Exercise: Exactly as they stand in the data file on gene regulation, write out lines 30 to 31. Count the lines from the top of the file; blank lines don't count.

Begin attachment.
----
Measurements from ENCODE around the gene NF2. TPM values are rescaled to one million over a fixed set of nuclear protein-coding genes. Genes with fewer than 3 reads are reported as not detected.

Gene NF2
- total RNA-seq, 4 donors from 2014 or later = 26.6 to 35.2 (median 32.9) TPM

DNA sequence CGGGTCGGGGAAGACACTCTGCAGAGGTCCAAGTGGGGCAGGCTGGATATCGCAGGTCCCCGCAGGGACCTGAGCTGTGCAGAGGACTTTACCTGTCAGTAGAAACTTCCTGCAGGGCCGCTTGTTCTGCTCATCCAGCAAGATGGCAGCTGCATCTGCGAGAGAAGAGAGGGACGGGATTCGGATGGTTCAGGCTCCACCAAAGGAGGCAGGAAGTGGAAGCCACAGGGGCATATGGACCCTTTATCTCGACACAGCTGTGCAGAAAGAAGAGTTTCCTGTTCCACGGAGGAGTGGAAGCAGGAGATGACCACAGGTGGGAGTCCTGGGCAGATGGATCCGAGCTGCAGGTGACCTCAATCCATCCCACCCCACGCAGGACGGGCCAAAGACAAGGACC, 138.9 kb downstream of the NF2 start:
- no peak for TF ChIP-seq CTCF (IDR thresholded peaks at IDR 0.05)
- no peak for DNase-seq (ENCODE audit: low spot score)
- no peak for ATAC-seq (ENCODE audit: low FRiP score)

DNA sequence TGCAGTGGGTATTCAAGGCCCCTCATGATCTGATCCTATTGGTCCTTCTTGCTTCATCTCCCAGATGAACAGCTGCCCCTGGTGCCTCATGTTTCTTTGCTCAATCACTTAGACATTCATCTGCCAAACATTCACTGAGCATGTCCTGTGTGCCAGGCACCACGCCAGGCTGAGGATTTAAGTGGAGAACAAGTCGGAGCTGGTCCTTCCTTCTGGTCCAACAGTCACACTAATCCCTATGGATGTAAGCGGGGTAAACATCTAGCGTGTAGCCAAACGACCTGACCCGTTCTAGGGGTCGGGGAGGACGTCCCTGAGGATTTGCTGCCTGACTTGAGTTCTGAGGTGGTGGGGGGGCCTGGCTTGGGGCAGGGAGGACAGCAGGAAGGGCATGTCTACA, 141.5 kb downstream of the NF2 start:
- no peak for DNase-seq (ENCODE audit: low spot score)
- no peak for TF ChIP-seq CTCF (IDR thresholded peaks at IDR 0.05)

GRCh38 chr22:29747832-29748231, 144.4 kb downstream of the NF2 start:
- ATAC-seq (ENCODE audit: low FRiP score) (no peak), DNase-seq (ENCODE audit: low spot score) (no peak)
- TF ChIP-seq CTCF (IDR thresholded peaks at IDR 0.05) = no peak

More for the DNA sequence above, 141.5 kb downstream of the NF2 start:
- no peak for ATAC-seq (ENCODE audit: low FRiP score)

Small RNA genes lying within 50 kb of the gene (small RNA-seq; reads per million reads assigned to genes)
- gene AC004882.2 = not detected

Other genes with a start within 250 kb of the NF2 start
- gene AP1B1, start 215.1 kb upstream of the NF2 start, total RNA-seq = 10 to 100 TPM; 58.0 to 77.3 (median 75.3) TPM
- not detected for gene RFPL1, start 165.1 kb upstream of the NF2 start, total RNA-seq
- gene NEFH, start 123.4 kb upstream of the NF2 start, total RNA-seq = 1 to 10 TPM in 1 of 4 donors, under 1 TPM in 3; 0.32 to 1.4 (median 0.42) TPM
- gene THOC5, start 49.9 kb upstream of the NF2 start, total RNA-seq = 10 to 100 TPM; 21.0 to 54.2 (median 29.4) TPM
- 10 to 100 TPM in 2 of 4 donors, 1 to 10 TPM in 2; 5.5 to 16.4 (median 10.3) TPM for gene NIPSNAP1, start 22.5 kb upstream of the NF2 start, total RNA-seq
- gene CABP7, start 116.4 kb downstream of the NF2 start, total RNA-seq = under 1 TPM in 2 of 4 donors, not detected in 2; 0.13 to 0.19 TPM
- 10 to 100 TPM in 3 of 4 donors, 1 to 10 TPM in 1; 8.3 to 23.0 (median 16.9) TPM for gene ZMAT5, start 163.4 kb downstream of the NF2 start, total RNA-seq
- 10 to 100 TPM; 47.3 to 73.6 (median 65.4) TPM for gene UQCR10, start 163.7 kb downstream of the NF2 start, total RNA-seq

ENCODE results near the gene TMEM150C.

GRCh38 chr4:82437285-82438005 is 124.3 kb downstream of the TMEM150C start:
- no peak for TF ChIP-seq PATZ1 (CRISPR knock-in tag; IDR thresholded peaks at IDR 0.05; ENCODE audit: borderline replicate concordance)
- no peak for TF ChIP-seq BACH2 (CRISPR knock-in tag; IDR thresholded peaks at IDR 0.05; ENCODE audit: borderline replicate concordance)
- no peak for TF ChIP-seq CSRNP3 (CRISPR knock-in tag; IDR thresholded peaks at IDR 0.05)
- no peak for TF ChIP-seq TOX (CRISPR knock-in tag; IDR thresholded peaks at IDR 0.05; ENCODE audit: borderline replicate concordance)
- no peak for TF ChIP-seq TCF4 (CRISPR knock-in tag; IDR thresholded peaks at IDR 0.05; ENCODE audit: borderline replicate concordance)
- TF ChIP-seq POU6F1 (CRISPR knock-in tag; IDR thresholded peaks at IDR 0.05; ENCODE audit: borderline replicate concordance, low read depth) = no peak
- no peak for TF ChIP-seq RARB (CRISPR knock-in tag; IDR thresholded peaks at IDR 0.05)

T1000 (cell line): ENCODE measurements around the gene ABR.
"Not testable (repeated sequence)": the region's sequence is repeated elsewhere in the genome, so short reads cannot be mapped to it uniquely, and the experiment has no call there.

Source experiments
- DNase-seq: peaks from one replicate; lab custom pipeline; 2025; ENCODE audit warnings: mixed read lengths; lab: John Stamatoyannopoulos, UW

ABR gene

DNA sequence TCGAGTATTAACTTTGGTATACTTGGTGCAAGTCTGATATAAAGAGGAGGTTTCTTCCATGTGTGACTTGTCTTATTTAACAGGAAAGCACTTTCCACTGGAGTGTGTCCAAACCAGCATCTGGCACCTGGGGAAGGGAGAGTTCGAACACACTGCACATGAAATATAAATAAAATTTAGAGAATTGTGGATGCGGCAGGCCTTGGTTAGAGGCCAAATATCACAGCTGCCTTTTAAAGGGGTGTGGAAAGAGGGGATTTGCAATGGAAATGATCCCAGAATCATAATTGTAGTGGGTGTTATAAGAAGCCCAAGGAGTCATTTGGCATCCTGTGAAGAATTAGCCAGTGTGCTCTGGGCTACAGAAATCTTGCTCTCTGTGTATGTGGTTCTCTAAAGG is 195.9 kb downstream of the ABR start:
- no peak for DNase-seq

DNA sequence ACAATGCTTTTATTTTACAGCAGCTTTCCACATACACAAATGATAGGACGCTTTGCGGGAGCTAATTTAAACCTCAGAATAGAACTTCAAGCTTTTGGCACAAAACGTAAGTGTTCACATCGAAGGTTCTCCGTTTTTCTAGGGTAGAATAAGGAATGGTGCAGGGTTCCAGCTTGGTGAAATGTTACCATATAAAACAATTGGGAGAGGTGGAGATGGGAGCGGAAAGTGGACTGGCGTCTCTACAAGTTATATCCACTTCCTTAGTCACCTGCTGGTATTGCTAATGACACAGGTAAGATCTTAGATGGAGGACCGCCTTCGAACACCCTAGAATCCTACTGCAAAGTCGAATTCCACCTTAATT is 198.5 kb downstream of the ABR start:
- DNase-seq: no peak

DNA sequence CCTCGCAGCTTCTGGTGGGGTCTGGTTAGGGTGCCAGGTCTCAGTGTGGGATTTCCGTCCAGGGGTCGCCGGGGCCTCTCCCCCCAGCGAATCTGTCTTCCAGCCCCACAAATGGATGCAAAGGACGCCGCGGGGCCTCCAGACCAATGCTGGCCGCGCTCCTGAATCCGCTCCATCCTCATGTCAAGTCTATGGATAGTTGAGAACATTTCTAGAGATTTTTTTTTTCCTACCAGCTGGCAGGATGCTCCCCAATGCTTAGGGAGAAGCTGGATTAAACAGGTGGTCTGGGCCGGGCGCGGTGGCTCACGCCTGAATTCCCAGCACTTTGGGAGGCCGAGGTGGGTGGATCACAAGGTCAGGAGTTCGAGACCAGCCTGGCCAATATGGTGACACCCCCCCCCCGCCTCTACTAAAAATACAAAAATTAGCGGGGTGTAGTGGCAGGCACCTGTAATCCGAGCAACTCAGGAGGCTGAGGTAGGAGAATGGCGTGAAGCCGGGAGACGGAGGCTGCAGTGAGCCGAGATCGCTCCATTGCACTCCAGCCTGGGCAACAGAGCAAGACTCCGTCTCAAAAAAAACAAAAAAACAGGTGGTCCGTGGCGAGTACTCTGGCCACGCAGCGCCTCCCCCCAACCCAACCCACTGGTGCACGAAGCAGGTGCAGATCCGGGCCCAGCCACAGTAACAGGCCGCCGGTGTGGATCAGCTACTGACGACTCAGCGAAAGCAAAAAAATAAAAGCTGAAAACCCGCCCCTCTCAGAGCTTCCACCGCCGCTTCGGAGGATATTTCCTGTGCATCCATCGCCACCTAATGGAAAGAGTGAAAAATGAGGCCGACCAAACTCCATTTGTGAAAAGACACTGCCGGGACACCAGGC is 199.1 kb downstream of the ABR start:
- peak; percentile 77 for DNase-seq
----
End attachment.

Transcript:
- no peak for TF ChIP-seq BACH2 (CRISPR knock-in tag; IDR thresholded peaks at IDR 0.05; ENCODE audit: borderline replicate concordance)
- no peak for TF ChIP-seq CSRNP3 (CRISPR knock-in tag; IDR thresholded peaks at IDR 0.05)